- Hazard communication
- Scaffolding requirements
- Respiratory protection
- Hazardous energy control
- Powered industrial trucks
- Machinery and machine guarding
- Fall protection training
- Electrical wiring methods, components and equipment
Injuries experienced from these hazards include falls, hazardous object collisions, electrocutions, caught in-between accidents, broken bones, amputations, repetitive motion injuries and more. One of the most common injuries is electrocution because electricity is such a dangerous thing to work around. This is why people working with electricity in the industrial field must be highly trained, they must use wire labels that are suitable for the wire’s application (resist abrasion, scratching, and chemical exposure, etc.) and a hazard report must be done before anything else.
Training is one of the most essential forms of safety measures, since it can prevent many of these injuries. These types of injuries can also be avoided if the right equipment has been incorporated within the vicinity. For example, if you have had the same old ladders since your business opened, they are bound to be somewhat faulty which could cause injuries. Therefore, you may want to visit Platforms and Ladders, or somewhere similar, to find the right ladders for your needs, thus guaranteeing the safety of your employees in the long run. The same also applies to any other equipment that you may have in your workspace.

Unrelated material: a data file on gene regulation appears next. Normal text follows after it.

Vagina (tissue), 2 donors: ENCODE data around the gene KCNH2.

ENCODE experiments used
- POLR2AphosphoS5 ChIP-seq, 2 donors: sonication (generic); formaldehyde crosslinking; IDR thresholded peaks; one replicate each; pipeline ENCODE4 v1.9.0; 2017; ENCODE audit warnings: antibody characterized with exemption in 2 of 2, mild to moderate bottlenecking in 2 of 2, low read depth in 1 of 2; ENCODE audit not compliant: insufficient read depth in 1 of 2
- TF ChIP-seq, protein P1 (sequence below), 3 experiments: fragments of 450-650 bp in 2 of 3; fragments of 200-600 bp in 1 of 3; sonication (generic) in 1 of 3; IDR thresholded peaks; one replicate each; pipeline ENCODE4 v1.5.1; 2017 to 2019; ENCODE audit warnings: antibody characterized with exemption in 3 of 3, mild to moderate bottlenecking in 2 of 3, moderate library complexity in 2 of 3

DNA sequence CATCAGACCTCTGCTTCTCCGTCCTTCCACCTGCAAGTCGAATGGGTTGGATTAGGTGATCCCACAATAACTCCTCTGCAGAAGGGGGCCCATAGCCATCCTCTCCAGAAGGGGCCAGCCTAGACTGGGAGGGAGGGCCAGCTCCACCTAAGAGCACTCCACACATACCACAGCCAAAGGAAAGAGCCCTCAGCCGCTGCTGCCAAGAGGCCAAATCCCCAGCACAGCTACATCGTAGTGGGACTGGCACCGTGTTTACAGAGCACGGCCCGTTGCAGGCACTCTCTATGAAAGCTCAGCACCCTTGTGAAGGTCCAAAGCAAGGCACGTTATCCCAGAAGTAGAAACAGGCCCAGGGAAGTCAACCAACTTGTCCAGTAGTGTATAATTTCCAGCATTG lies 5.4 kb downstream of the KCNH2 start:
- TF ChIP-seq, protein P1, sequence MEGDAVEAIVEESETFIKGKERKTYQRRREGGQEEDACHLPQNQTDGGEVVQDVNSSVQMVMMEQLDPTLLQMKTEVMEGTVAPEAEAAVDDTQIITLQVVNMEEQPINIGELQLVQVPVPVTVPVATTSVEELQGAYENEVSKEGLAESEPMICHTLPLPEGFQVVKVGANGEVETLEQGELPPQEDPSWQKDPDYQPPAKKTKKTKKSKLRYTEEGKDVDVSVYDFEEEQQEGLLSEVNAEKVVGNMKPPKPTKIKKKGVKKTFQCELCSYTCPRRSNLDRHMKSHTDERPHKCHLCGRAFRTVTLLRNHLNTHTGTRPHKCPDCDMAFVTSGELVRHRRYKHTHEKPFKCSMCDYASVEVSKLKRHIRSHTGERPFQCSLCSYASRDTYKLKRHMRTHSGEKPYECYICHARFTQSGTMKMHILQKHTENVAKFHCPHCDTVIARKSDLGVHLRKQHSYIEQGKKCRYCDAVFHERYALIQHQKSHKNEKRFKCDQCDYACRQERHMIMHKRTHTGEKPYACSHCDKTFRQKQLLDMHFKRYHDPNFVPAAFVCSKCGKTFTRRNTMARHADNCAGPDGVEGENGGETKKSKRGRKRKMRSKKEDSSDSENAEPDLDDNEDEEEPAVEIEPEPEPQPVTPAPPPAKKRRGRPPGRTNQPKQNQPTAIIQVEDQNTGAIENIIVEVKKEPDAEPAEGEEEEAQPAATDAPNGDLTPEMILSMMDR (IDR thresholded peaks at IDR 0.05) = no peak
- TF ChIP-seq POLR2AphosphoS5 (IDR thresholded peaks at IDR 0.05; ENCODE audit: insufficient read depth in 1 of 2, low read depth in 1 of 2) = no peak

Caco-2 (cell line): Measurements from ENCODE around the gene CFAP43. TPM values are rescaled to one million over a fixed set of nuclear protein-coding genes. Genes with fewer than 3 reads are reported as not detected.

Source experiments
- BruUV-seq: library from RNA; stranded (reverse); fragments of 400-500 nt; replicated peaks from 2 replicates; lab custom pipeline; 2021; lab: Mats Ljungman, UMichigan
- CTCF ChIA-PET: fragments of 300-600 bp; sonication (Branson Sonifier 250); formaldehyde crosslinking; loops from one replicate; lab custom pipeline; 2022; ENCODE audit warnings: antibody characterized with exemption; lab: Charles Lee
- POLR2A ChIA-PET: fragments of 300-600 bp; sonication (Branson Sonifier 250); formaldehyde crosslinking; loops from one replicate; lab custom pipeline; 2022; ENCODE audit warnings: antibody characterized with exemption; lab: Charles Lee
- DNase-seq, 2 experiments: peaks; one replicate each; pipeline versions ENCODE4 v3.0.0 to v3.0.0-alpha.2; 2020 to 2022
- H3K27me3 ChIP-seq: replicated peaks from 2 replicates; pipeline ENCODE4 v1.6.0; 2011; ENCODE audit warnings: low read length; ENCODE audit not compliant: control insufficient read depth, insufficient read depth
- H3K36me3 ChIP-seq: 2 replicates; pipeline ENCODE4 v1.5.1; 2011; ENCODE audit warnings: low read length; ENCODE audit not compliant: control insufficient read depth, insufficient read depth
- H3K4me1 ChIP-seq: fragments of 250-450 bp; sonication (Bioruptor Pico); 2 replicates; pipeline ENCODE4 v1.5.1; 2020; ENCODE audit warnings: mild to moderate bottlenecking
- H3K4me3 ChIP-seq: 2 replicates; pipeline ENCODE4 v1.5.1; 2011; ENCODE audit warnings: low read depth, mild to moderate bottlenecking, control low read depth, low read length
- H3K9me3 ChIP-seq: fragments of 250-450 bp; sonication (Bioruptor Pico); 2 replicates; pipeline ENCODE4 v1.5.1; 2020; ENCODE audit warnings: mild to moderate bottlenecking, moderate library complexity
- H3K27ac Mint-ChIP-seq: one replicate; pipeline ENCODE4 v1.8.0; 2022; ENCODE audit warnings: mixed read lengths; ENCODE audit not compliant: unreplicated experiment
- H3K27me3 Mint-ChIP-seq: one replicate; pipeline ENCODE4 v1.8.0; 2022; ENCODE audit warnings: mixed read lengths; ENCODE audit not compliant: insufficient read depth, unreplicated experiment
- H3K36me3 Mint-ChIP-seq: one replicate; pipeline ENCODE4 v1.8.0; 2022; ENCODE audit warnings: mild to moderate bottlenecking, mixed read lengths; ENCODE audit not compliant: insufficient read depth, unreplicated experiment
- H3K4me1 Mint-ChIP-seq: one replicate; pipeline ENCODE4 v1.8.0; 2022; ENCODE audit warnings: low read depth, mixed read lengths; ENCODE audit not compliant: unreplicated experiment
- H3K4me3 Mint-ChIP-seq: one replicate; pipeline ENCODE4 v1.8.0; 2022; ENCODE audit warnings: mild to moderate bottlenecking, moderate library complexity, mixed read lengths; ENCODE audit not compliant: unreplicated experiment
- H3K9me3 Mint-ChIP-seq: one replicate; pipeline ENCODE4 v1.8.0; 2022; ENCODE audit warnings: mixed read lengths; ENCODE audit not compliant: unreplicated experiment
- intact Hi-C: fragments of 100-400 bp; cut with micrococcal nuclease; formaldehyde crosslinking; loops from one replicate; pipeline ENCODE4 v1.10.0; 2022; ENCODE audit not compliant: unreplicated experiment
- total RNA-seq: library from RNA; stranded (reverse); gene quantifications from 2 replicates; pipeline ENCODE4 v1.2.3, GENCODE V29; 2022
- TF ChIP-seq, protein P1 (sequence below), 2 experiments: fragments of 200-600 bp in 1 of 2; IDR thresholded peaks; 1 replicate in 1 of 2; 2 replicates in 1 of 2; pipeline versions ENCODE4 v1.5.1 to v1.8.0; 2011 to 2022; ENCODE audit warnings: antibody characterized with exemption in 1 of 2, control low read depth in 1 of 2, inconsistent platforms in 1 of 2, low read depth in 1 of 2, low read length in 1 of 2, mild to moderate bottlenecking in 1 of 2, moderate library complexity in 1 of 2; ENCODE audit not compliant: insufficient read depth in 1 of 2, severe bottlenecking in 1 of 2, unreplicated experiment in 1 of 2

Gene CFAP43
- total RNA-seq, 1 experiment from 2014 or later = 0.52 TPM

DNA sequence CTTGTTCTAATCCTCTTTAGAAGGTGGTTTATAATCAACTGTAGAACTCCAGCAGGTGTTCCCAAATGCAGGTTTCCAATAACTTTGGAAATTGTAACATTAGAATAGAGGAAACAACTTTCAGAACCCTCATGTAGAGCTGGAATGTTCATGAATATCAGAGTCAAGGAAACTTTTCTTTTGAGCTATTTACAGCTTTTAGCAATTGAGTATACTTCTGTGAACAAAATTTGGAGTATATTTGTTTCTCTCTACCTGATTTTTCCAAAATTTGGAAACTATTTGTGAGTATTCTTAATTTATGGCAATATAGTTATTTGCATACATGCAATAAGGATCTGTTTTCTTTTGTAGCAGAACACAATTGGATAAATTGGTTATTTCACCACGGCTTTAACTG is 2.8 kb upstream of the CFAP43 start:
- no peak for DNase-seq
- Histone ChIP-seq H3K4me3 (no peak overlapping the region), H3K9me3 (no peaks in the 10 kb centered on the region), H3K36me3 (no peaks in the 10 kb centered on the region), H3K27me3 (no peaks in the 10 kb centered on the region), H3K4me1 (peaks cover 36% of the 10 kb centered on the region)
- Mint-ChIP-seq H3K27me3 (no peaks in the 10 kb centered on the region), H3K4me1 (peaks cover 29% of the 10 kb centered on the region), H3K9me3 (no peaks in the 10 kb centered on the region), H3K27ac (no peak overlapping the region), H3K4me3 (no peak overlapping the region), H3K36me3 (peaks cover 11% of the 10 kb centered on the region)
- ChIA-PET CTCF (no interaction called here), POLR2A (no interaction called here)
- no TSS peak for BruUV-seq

What Happens When an Unsafe Working Environment Causes Injuries?
Hopefully before an injury occurs, any employee who notices the unsafe working conditions brings them to the attention of the business owner. OSHA recommends workers in unsafe conditions:
- Ask the employer to fix the hazard or assign the employee other work
- Tell the employer they won’t perform the duty unless the hazard is fixed
- Remain at the worksite until the employer orders them to leave
Workers may file a complaint with OSHA to investigate the danger. If the employer fails to fix the hazard, imminent danger is present to the employee, and there is no time to wait for an inspection, OSHA states employees can refuse to do the task.
In cases where hazards are not noticeable to employees, and they cause a serious personal injury, the employee may contact a lawyer for potential assistance in filing a claim. For example, if an employee falls from an unsafe platform on a construction site, requires hospitalization and is unable to ever fully recover, they may contact a personal injury attorney in Birmingham, AL to get assistance in filing a claim against the employer. Employers that fail to secure workers’ compensation insurance are particularly vulnerable to lawsuits, because they can face fines and felony charges if they don’t have it in place.
The best way to prevent harm to your employees and your business is to proactively foster a safe working environment. If a hazard is brought to your attention, you as a small business owner must keep that employee and all others safe, or potentially face costly repercussions.